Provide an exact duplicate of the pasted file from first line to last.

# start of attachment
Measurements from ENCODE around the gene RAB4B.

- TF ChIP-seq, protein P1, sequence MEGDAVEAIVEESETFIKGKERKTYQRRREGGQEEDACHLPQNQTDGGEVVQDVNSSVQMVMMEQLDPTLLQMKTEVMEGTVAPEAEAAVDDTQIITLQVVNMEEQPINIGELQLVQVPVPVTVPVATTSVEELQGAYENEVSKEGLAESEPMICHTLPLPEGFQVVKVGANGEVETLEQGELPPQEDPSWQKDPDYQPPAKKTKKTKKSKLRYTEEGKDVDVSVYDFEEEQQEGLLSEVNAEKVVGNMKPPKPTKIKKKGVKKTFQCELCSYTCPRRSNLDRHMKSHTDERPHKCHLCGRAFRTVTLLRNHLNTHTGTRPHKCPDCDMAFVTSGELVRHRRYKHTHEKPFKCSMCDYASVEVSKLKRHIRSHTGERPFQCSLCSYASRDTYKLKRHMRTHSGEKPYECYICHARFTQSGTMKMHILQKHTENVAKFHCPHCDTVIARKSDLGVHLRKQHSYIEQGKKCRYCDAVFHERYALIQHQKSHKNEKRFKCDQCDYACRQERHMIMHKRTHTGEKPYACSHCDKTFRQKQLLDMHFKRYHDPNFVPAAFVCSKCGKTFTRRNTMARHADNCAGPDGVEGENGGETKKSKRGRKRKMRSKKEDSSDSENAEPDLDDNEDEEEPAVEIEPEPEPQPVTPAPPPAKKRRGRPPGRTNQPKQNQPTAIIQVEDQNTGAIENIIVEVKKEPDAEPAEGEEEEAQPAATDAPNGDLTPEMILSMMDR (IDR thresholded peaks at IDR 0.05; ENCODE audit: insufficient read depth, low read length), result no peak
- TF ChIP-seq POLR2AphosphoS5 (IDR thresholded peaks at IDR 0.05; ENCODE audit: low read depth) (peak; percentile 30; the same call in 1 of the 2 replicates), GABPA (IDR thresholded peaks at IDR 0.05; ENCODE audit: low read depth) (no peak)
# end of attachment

Measurements from ENCODE around the gene RAB4B.

- TF ChIP-seq, protein P1, sequence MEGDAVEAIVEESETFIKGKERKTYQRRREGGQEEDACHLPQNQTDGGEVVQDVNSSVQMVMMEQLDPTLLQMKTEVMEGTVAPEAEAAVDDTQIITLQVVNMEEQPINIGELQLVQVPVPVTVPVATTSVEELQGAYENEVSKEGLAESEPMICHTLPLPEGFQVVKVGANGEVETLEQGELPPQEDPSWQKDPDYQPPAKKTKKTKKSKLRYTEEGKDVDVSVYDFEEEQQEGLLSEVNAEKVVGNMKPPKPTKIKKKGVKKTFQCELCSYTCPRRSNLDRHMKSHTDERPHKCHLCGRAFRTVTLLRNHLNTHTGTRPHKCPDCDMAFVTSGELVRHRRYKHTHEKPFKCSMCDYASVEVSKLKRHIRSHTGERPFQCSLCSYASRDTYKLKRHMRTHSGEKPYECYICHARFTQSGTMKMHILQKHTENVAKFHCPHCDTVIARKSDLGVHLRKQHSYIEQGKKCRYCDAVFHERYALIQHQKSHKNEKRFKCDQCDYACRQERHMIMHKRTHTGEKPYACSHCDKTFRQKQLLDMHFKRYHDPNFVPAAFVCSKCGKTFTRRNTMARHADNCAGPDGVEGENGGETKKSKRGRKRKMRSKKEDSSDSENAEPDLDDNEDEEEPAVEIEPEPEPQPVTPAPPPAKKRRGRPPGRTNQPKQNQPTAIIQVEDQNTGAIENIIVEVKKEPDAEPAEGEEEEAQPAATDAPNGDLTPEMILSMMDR (IDR thresholded peaks at IDR 0.05; ENCODE audit: insufficient read depth, low read length), result no peak
- TF ChIP-seq POLR2AphosphoS5 (IDR thresholded peaks at IDR 0.05; ENCODE audit: low read depth) (peak; percentile 30; the same call in 1 of the 2 replicates), GABPA (IDR thresholded peaks at IDR 0.05; ENCODE audit: low read depth) (no peak)